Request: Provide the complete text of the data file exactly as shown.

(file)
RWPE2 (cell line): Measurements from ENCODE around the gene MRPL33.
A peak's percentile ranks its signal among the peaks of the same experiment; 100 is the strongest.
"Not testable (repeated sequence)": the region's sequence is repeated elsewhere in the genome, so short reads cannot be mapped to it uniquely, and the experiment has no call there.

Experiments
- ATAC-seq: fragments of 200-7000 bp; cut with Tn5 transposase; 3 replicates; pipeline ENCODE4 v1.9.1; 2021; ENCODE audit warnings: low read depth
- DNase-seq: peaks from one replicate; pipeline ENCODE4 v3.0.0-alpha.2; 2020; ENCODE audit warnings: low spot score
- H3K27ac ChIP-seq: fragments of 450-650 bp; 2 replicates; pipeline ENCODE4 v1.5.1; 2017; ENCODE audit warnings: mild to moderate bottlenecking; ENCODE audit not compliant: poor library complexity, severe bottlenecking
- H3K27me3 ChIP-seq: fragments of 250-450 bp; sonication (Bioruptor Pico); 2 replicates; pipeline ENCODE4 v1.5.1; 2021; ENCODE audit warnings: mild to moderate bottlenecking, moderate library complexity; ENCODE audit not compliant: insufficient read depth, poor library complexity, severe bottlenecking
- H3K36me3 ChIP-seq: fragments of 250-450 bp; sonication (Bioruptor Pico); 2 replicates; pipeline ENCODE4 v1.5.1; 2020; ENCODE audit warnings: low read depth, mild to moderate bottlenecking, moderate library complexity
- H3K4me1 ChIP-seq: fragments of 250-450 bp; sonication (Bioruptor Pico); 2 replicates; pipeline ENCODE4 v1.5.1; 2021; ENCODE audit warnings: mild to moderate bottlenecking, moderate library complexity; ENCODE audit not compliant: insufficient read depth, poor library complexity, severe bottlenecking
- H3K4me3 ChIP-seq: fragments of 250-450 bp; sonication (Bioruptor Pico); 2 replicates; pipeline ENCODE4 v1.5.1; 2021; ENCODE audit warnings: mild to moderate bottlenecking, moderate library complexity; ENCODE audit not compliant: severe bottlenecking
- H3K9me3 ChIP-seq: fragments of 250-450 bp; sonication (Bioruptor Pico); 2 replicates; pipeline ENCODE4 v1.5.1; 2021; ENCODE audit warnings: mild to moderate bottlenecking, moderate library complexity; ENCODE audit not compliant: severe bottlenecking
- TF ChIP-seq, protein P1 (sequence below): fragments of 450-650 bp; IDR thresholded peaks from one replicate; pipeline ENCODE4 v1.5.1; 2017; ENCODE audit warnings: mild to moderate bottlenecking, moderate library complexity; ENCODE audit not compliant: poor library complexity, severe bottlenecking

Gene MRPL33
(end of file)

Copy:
RWPE2 (cell line): Measurements from ENCODE around the gene MRPL33.
A peak's percentile ranks its signal among the peaks of the same experiment; 100 is the strongest.
"Not testable (repeated sequence)": the region's sequence is repeated elsewhere in the genome, so short reads cannot be mapped to it uniquely, and the experiment has no call there.

Experiments
- ATAC-seq: fragments of 200-7000 bp; cut with Tn5 transposase; 3 replicates; pipeline ENCODE4 v1.9.1; 2021; ENCODE audit warnings: low read depth
- DNase-seq: peaks from one replicate; pipeline ENCODE4 v3.0.0-alpha.2; 2020; ENCODE audit warnings: low spot score
- H3K27ac ChIP-seq: fragments of 450-650 bp; 2 replicates; pipeline ENCODE4 v1.5.1; 2017; ENCODE audit warnings: mild to moderate bottlenecking; ENCODE audit not compliant: poor library complexity, severe bottlenecking
- H3K27me3 ChIP-seq: fragments of 250-450 bp; sonication (Bioruptor Pico); 2 replicates; pipeline ENCODE4 v1.5.1; 2021; ENCODE audit warnings: mild to moderate bottlenecking, moderate library complexity; ENCODE audit not compliant: insufficient read depth, poor library complexity, severe bottlenecking
- H3K36me3 ChIP-seq: fragments of 250-450 bp; sonication (Bioruptor Pico); 2 replicates; pipeline ENCODE4 v1.5.1; 2020; ENCODE audit warnings: low read depth, mild to moderate bottlenecking, moderate library complexity
- H3K4me1 ChIP-seq: fragments of 250-450 bp; sonication (Bioruptor Pico); 2 replicates; pipeline ENCODE4 v1.5.1; 2021; ENCODE audit warnings: mild to moderate bottlenecking, moderate library complexity; ENCODE audit not compliant: insufficient read depth, poor library complexity, severe bottlenecking
- H3K4me3 ChIP-seq: fragments of 250-450 bp; sonication (Bioruptor Pico); 2 replicates; pipeline ENCODE4 v1.5.1; 2021; ENCODE audit warnings: mild to moderate bottlenecking, moderate library complexity; ENCODE audit not compliant: severe bottlenecking
- H3K9me3 ChIP-seq: fragments of 250-450 bp; sonication (Bioruptor Pico); 2 replicates; pipeline ENCODE4 v1.5.1; 2021; ENCODE audit warnings: mild to moderate bottlenecking, moderate library complexity; ENCODE audit not compliant: severe bottlenecking
- TF ChIP-seq, protein P1 (sequence below): fragments of 450-650 bp; IDR thresholded peaks from one replicate; pipeline ENCODE4 v1.5.1; 2017; ENCODE audit warnings: mild to moderate bottlenecking, moderate library complexity; ENCODE audit not compliant: poor library complexity, severe bottlenecking

Gene MRPL33